3. It’s a known fact in the pet bird community that teflon coated cookware will kill birds when overheated. Solution? Toss it all. There’s a reason why they used canaries in the coal mines! Even things like glade plug-ins, potpourri, scented candles, incense and febreze will kill birds due to their highly sensitive lungs. That’s awful that they also coat lightbulbs! Do they even say that they’re coated?

    • o russell, it is why we are still here. Frail and ethereal as we are, this our race does indeed endure. Much to the degradation of our little blue mother.

  4. Oh wow! Thank you for sharing this. I don’t have a light in my coop right now but was planning on installing one soon for when I’m out with them at night. I don’t know if I would have used one of these light bulbs but now I know not to. Thanks you!!

  5. I do use light in my coop, because in the deep shade under the avocado jungle, they were only laying half the year…and spending the rest of the time with their feet up, eating expensive organic feed and playing solitaire. What I’m using are LED bulbs, since they are efficient to operate. Since they don’t put out much heat at all, it feels safer too.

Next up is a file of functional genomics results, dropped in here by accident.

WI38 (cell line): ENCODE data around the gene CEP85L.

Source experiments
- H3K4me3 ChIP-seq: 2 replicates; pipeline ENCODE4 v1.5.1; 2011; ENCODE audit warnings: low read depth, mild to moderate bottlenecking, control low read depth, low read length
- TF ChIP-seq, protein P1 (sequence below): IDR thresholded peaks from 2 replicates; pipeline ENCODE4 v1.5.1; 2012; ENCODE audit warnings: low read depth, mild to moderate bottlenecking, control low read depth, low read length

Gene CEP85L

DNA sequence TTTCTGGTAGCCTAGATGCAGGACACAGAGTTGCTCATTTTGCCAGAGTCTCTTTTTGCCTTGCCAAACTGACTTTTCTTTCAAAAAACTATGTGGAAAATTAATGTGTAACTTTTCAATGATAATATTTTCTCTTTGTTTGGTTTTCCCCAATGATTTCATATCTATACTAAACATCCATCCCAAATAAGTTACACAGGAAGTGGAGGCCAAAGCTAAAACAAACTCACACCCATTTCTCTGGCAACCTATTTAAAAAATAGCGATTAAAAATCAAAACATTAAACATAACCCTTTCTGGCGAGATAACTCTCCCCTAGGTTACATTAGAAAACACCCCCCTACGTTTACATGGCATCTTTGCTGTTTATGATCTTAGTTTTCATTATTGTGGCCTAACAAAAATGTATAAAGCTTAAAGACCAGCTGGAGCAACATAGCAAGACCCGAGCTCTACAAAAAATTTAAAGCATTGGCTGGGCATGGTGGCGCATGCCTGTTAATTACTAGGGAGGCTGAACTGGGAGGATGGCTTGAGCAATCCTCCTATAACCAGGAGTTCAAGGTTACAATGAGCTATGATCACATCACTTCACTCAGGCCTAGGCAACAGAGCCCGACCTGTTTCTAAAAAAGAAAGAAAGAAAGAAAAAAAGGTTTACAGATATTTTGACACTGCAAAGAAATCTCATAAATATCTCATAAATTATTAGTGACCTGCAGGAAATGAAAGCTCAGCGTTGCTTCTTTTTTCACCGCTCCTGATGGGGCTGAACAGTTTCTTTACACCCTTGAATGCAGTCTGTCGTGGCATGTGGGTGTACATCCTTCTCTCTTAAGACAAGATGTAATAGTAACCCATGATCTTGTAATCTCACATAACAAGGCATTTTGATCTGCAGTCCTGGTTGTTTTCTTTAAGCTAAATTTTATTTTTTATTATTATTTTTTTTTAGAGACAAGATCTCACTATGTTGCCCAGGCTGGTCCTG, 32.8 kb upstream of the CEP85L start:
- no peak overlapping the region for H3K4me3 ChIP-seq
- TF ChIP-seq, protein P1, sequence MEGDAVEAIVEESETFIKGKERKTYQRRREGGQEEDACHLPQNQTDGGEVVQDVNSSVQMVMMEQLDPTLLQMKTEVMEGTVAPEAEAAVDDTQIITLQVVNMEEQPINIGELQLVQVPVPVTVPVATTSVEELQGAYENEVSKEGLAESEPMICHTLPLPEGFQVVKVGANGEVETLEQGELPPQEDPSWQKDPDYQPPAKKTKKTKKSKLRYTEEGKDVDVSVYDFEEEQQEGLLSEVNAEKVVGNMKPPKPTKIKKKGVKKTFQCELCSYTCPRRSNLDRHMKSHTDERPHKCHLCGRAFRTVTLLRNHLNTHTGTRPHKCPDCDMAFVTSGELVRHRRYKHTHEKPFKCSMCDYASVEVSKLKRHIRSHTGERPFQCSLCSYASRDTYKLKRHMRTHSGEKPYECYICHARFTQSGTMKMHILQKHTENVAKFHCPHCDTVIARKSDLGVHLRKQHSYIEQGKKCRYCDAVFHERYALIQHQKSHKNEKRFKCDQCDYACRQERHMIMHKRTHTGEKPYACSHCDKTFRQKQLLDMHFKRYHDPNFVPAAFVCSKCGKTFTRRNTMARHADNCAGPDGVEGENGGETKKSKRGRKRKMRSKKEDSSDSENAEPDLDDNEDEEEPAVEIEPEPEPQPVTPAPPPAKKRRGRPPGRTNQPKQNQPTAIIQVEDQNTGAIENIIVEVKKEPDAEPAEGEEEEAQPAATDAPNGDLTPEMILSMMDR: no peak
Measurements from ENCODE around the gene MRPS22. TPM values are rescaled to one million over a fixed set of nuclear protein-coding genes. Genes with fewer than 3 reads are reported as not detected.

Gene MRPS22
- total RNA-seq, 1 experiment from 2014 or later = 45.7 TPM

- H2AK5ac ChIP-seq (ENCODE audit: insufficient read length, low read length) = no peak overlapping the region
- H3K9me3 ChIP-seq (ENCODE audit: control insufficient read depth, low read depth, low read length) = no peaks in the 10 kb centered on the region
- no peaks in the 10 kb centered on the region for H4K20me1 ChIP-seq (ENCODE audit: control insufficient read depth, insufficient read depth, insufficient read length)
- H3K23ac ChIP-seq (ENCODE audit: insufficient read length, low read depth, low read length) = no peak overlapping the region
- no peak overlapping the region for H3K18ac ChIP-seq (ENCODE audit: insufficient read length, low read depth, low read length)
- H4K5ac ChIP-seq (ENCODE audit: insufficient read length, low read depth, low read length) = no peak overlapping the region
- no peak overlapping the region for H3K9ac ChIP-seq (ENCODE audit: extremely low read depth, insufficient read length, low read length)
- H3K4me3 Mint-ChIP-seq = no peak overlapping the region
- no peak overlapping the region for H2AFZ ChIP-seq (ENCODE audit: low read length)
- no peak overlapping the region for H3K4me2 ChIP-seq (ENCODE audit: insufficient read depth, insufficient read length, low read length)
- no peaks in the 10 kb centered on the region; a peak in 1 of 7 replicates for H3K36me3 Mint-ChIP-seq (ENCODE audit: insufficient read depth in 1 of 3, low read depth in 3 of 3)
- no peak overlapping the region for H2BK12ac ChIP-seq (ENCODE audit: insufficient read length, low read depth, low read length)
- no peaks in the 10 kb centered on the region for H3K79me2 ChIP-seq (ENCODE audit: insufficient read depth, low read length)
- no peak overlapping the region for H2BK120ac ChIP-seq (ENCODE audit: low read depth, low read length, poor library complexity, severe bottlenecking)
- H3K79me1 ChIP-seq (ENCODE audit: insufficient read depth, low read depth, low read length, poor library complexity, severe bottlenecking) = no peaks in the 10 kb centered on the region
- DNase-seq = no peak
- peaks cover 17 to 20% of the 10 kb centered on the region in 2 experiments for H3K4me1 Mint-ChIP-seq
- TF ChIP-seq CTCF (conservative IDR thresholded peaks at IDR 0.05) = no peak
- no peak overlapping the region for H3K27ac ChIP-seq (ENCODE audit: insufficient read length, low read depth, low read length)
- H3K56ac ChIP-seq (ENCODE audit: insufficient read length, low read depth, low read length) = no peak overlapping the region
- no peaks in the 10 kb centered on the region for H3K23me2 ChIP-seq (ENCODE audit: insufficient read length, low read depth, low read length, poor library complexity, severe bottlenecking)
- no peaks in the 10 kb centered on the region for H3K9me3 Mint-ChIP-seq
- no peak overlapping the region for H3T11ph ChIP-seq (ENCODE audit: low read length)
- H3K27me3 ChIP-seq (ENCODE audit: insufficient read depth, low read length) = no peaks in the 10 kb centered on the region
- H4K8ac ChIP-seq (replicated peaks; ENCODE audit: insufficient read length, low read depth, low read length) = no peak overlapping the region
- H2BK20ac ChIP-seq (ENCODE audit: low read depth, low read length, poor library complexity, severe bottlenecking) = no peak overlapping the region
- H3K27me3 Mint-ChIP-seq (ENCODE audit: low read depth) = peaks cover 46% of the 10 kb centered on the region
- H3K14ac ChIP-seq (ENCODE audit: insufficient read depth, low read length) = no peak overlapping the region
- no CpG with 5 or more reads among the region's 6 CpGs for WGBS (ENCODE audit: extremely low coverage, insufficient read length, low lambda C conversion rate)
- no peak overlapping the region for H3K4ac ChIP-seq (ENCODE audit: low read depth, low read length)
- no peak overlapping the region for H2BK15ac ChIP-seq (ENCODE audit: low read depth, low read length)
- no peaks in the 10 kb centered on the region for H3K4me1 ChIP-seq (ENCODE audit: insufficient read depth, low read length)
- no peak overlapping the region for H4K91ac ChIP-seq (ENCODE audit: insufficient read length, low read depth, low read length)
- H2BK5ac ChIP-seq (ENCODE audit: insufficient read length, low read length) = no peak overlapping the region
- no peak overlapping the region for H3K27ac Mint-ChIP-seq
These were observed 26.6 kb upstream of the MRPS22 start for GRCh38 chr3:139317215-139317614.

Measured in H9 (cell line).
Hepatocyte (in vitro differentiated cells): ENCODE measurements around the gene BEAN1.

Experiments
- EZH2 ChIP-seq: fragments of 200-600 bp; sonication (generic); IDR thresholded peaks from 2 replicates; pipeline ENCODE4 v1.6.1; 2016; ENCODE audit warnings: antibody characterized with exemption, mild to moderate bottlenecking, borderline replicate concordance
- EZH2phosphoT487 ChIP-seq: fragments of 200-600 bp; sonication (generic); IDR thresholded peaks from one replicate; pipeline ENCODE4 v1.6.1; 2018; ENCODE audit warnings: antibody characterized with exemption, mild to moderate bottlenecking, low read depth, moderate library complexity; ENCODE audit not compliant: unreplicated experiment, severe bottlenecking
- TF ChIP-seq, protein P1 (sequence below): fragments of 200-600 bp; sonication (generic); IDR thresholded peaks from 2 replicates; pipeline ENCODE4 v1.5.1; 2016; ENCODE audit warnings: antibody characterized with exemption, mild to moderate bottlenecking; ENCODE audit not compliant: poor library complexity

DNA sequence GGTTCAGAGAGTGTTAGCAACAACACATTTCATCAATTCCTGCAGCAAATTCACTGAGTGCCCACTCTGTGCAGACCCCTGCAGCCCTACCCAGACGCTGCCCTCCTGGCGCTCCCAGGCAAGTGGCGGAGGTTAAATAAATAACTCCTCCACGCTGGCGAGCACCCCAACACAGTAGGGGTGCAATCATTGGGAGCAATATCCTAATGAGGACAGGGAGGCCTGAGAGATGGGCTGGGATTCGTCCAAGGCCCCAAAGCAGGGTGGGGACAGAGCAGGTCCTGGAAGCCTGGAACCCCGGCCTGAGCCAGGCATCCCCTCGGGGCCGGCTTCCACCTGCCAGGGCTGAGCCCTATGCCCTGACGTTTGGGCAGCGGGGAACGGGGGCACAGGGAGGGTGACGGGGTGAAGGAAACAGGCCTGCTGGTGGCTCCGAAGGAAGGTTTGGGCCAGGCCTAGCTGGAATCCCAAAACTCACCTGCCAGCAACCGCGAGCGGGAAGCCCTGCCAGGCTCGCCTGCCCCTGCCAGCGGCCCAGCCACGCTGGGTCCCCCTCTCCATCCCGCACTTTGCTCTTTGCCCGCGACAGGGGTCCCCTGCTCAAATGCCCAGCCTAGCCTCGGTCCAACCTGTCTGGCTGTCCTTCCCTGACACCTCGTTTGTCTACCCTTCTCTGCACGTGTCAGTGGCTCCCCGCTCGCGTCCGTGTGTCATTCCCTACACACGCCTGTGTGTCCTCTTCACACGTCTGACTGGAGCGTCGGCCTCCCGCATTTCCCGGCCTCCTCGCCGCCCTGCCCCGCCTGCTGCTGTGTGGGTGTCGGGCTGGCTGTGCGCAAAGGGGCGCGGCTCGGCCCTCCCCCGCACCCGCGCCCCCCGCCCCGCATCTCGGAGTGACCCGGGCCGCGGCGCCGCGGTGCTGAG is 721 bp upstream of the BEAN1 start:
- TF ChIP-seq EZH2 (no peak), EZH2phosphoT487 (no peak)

6. Well, I’m not too sure about the soundness of reasoning that if it’s bad for chickens, it’s bad for us. After all, onions and cabbage are dangerous for pet birds to eat, but quite healthy for us. Tylenol and chocolate are toxic to dogs, but not for us.

    Teflon may or may not be dangerous to humans, but I don’t think this bit of reasoning is terribly persuasive.

    • Actually, tylenol is toxic to us. It occupies the same neural gates as glutathione and prevents action by that very important detoxifying tripeptide. Teflon is also highly toxic. Most people just haven’t connected the dots from their ‘commonly accepted as harmless’ environmental toxins to their symptoms, yet. Using birds as sentinels for toxic gasses is a well established, reasonable method.

  7. Why did that woman use that bulb anyway when it says “for indoor use?”

    I’ve only used a infrared heat lamp for my chicks when they were growing up. Apparently, this is the best because it doesn’t disrupt their sleep and generates a lot of heat vs. a traditional bulb.